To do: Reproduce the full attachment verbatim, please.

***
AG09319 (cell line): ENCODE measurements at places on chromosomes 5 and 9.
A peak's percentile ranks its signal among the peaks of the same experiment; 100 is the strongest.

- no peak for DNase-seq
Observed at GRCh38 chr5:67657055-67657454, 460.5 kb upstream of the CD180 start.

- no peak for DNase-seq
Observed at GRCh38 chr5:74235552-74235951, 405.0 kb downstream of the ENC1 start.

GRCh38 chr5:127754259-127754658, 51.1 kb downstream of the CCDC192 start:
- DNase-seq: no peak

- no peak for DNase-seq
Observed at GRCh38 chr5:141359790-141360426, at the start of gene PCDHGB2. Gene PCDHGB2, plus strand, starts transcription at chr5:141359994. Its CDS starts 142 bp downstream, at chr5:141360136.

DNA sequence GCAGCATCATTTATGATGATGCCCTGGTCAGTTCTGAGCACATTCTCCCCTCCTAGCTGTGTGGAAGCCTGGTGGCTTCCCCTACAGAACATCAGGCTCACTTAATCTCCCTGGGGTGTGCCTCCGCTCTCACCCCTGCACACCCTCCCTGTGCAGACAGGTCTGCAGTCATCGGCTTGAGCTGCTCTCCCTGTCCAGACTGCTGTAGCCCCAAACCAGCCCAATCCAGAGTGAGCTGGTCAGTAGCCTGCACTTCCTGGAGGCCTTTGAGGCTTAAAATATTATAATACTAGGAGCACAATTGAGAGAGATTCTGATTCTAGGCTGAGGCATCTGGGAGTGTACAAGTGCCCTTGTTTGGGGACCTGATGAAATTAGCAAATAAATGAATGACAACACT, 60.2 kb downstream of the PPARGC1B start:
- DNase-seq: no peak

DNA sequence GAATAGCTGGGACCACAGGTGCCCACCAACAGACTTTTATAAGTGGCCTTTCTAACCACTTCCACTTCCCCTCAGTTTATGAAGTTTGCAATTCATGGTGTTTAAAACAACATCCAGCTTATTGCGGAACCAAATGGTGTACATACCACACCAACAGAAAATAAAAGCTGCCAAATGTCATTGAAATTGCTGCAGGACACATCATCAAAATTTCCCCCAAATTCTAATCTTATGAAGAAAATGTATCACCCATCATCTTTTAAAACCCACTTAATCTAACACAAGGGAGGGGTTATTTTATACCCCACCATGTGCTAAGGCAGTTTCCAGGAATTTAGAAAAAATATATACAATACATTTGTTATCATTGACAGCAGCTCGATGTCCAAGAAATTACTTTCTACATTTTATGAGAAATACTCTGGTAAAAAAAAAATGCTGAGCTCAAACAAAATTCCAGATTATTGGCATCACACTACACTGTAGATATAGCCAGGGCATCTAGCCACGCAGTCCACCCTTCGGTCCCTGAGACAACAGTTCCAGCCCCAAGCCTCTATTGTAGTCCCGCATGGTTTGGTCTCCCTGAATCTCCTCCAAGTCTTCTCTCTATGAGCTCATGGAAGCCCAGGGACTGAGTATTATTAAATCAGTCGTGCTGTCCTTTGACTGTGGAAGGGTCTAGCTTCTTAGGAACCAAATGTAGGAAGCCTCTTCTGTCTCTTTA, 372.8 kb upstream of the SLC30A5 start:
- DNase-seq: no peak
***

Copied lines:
AG09319 (cell line): ENCODE measurements at places on chromosomes 5 and 9.
A peak's percentile ranks its signal among the peaks of the same experiment; 100 is the strongest.

- no peak for DNase-seq
Observed at GRCh38 chr5:67657055-67657454, 460.5 kb upstream of the CD180 start.

- no peak for DNase-seq
Observed at GRCh38 chr5:74235552-74235951, 405.0 kb downstream of the ENC1 start.

GRCh38 chr5:127754259-127754658, 51.1 kb downstream of the CCDC192 start:
- DNase-seq: no peak

- no peak for DNase-seq
Observed at GRCh38 chr5:141359790-141360426, at the start of gene PCDHGB2. Gene PCDHGB2, plus strand, starts transcription at chr5:141359994. Its CDS starts 142 bp downstream, at chr5:141360136.

DNA sequence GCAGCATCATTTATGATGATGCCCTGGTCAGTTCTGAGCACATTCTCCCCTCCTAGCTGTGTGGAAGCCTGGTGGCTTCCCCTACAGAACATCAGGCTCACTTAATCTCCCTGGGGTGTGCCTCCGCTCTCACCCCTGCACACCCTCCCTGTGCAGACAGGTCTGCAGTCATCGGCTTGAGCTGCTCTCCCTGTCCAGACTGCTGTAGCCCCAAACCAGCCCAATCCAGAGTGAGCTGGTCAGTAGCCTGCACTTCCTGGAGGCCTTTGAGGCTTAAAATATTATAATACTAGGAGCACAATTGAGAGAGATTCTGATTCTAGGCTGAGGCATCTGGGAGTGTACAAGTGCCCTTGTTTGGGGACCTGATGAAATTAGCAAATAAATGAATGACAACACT, 60.2 kb downstream of the PPARGC1B start:
- DNase-seq: no peak

DNA sequence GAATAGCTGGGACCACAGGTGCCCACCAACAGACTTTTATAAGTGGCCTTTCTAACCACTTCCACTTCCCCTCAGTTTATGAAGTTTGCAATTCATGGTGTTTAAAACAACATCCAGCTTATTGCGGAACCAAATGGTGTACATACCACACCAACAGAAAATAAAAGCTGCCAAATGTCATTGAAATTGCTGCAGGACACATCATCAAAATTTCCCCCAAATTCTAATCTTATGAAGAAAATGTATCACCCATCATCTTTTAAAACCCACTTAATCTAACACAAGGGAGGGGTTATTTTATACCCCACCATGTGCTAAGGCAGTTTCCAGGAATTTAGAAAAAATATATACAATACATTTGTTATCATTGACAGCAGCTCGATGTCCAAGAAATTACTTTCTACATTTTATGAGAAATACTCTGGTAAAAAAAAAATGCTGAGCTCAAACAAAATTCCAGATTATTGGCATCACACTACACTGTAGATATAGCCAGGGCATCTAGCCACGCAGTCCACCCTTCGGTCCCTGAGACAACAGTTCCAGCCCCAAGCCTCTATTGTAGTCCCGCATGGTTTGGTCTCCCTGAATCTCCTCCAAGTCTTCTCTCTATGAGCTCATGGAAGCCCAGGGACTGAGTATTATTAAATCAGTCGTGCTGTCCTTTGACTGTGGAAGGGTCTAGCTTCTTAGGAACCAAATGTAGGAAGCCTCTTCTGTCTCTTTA, 372.8 kb upstream of the SLC30A5 start:
- DNase-seq: no peak